The mean LOS for patients undergoing tympanostomy tube placement was 4.6 days, with total charges averaging $15 713; for patients undergoing mastoidectomy, the mean LOS was 5.5 days with mean total charges of $23 185 (these data are summarized in Tables 2, 3, and 4).
To our knowledge, this report is the first large-scale national analysis of the demographics and resource utilization of pediatric mastoiditis in the United States. This is surprising because mastoiditis is a disease process frequently encountered by otolaryngologists. Furthermore, the resource utilization of this disease process is presently unknown. A prior study6 has estimated that children younger than 2 years are the most frequently affected group and that males are affected more frequently than females.4 Other prior studies2,10 have estimated the percentage of patients failing antibiotic therapy and requiring a mastoidectomy at 20% to 25%. Our analysis of a large national data set is similar to those from relatively smaller studies.2- 4 In the analysis of sampled admissions from the KID in 2003, more than half of admissions were male, and the rate of mastoidectomy (21.6%) was similar to that previously published.2,10 The mean age of patients in our series was 6.3 years, and one-third (35%) of patients were younger than 2 years. It is of interest that over the past 60 years, the rate of mastoidectomy for mastoiditis remained amazingly constant being 17.6% in 19463 compared with 20.1% in the current study. This may imply that the advances in pharmacologic treatment of otitis media have been matched by compensatory or selective changes in the bacterial mechanism that obviate newer antibiotics and thereby maintain the virulence of these inciting organisms. The treatment for mastoiditis remains controversial, depending on patient and surgeon characteristics. Because the rates in our study are similar to historical means, it may be that physicians are trained in specific treatment algorithms and continue to treat patients in the manner in which they were trained. The only way to determine the optimal treatment for mastoiditis is with a properly constructed prospective trial; unfortunately, the KID6 does not allow an analysis to answer such sophisticated questions.
Khafif et al11 found that the mean LOS for patients with mastoiditis treated with antibiotics and a myringotomy and tympanostomy tube placement was 6.6 days. This was contrasted to a mean LOS of 13.8 days for patients having a mastoidectomy performed. In our analysis, the mean LOS for patients undergoing tympanostomy tube placement and mastoidectomy were statistically significantly shorter (see Table 2 for P values). Table 3 and Table 4 demonstrate that treatment at teaching institutions and children's specific centers results in an increased number of surgical procedures, which may account for the fact that teaching institutions have higher total charges.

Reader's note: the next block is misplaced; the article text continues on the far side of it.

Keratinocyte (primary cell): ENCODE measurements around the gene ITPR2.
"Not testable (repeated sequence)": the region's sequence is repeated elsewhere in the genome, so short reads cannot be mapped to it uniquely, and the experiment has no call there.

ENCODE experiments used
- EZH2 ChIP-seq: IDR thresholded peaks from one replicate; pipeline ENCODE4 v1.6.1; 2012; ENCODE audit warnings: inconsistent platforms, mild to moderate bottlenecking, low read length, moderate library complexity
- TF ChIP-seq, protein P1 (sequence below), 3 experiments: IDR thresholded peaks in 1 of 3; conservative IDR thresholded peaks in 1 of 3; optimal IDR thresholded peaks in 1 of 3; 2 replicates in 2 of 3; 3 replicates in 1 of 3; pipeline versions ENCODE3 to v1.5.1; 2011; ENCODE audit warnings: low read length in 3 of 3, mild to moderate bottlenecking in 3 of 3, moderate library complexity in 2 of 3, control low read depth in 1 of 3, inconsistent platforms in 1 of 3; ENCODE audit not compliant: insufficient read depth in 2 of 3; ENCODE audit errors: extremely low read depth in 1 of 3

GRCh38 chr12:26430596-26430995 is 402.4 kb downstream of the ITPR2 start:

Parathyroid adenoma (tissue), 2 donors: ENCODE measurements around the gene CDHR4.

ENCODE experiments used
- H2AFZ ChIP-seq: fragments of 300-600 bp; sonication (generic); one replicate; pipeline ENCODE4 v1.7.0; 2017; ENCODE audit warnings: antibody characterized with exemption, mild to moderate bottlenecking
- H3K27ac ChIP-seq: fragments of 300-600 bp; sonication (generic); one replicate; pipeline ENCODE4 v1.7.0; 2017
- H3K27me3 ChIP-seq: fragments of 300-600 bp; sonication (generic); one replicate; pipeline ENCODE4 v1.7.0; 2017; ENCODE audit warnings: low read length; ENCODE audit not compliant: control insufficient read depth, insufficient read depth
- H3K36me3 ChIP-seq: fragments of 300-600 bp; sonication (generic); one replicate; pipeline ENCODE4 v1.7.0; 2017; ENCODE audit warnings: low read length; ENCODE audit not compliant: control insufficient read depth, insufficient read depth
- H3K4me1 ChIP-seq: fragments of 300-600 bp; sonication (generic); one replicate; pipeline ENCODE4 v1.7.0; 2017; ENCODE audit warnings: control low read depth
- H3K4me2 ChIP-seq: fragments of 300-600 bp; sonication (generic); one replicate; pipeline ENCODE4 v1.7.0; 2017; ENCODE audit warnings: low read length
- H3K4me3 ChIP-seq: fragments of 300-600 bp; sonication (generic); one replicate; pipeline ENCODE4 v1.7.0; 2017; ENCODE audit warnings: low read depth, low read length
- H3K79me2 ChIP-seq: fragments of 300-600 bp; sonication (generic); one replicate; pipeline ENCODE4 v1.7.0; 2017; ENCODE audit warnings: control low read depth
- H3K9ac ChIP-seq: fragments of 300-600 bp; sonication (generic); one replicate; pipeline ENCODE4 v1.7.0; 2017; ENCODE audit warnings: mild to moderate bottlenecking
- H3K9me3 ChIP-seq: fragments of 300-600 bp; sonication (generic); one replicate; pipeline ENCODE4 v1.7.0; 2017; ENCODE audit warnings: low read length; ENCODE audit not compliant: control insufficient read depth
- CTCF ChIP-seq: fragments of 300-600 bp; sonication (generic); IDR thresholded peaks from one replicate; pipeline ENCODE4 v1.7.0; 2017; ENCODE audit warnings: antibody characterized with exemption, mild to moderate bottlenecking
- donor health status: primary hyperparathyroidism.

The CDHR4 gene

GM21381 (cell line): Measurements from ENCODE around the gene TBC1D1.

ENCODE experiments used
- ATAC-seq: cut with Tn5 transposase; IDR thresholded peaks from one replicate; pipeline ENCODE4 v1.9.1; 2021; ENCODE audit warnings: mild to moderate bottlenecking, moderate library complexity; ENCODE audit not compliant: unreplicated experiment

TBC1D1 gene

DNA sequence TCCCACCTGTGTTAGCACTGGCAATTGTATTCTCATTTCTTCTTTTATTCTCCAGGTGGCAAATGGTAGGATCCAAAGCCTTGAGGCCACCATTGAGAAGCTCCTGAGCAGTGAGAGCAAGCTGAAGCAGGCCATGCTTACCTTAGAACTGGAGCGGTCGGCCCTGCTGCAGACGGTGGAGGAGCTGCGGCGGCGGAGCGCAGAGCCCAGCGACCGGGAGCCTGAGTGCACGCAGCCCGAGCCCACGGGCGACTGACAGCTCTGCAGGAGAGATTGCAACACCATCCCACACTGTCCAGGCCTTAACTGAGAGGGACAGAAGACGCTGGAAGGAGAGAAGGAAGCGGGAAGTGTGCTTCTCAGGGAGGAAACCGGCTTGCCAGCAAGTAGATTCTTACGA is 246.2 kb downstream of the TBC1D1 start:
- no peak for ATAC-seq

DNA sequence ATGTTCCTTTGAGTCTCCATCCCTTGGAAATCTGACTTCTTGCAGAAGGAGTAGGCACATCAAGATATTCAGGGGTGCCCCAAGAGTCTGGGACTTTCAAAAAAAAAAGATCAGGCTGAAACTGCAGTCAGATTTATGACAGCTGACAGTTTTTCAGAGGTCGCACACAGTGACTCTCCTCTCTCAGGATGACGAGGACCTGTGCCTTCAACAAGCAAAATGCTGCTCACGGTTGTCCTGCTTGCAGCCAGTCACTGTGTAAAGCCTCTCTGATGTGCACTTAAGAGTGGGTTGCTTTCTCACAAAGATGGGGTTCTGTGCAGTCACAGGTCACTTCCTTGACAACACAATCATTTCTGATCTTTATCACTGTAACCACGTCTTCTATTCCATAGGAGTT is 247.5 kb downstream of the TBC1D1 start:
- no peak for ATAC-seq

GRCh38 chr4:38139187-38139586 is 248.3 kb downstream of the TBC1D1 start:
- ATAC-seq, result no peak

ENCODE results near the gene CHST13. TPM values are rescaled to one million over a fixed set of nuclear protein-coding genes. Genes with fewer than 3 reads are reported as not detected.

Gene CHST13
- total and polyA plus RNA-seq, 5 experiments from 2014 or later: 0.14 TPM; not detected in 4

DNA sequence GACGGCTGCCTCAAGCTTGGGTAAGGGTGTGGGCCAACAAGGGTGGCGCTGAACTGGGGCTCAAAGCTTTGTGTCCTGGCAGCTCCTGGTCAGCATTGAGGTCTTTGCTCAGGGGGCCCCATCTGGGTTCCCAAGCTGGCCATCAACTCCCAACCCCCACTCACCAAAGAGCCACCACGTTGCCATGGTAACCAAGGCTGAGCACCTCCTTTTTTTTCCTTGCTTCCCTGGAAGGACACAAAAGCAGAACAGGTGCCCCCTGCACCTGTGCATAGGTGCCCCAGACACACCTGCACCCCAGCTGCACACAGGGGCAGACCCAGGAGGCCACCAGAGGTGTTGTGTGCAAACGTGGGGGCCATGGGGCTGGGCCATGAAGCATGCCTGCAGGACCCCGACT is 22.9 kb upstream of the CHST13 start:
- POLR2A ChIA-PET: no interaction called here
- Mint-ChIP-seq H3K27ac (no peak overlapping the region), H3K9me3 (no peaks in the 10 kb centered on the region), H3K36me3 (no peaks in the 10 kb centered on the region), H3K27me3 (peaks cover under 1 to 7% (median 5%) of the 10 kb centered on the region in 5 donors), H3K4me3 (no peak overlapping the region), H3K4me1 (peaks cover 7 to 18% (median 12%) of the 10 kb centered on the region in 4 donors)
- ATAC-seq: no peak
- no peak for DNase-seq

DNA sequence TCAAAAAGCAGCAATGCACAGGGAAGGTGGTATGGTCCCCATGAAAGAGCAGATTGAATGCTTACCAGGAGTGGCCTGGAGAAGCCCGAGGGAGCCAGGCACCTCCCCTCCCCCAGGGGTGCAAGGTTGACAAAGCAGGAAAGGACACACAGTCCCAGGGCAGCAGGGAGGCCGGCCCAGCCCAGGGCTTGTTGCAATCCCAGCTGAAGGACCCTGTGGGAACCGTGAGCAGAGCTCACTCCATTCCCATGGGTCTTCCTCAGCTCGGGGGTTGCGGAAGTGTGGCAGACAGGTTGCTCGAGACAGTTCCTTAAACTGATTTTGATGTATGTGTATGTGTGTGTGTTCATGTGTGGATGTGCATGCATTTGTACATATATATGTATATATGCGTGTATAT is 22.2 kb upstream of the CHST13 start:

It is of interest that in this national sample, only approximately 7% of patients were discharged to their homes with services (Table 1). Patients who went home with services also had mean charges approximately $3500 higher per admission than those of routine patients. Indeed, it may be that these patients were sicker and hence their admissions more complicated, leading to increased charges.
Several interesting trends were noted in the analysis of the sampled admissions in the KID6 (Table 1). Certain variables, such as LOS and increased number of procedures, intuitively can be understood to lead to increased resource utilization, and analysis of KID6 confirms these relationships for patients with mastoiditis.
Other variables associated with increased resource utilization, such as treatment at teaching hospitals and treatment at children's hospitals, are not as intuitive. The higher charges at teaching institutions and at children's hospitals may be due to these facilities being forced to handle the burden of sicker children; that is, it may be that a selection bias exists and that children with more complicated presentations or comorbidities are selectively referred to such centers. Perhaps higher charges may be attributed to those incumbent in being treated at a training institution. These increased charges may support the case for changing reimbursement mechanisms to account for increased resource needs. Further study of theses question is being undertaken.